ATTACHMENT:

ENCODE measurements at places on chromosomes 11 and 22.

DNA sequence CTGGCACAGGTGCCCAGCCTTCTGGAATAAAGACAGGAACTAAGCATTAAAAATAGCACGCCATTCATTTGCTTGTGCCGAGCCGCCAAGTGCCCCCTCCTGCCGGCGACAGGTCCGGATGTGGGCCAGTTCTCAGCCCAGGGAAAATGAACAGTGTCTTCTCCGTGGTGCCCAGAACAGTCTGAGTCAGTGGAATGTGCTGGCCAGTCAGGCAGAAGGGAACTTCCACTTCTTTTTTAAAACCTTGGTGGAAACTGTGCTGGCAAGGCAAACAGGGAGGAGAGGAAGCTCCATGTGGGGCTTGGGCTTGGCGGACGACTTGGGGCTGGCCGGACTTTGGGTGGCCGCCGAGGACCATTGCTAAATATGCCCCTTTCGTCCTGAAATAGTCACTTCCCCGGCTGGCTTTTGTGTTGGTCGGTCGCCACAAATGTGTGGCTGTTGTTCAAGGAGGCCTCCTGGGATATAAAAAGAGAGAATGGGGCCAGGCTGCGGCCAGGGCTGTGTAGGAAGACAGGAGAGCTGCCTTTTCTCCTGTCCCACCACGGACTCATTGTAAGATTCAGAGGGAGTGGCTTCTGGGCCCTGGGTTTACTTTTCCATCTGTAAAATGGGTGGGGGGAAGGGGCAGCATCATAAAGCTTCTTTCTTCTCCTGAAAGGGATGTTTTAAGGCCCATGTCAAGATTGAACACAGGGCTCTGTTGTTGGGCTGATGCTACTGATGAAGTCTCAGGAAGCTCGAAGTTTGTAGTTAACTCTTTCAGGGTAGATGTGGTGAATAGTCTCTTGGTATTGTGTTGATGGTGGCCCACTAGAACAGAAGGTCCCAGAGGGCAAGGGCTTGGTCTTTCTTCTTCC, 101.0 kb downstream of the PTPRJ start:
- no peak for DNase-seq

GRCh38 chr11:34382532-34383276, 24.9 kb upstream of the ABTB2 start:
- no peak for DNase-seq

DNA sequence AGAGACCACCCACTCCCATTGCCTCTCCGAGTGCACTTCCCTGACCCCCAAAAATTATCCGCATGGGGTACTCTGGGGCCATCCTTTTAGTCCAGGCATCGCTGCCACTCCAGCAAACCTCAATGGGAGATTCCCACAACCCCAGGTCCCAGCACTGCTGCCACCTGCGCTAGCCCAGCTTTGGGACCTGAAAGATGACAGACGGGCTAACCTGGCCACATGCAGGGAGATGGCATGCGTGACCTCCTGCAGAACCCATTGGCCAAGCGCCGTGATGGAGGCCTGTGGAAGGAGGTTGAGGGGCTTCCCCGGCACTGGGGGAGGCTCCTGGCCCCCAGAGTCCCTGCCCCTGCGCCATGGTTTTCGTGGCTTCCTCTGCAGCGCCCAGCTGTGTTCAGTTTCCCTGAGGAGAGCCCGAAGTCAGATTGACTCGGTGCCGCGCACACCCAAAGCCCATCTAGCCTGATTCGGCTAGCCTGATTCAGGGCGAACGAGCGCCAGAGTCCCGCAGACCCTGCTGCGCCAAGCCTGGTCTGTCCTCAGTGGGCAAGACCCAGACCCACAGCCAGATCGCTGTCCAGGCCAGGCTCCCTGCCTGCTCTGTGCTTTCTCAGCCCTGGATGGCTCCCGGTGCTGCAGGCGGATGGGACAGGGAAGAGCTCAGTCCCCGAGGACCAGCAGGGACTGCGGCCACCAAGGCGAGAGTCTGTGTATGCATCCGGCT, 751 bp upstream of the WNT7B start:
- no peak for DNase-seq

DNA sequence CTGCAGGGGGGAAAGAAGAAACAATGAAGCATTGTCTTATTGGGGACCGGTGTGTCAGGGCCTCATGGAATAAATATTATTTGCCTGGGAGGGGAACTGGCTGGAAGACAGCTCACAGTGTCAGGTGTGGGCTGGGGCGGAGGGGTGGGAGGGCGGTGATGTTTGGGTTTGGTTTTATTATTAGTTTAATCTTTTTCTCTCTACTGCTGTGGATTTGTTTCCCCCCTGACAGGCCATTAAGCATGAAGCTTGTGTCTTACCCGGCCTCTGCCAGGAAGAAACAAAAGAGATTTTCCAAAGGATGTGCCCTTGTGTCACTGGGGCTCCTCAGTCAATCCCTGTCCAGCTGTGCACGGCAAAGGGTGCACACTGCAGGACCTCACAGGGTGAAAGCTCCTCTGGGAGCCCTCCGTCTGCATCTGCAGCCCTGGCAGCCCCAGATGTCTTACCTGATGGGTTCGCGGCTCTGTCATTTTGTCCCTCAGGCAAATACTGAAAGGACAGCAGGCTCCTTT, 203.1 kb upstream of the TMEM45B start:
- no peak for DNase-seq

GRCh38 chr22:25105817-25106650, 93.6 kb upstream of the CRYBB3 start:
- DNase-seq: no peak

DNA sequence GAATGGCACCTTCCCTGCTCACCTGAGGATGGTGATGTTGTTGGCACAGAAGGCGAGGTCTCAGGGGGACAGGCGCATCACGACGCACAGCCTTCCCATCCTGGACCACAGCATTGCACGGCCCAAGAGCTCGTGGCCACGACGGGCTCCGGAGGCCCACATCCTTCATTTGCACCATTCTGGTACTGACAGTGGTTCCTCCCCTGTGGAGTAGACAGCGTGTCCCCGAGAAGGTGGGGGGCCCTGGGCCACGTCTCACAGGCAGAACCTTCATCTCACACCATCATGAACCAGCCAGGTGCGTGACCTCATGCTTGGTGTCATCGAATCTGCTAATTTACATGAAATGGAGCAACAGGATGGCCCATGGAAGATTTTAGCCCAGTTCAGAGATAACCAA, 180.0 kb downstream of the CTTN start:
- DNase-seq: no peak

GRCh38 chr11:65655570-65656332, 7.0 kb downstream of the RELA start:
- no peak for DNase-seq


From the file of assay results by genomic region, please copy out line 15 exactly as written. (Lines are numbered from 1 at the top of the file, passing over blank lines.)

- no peak for DNase-seq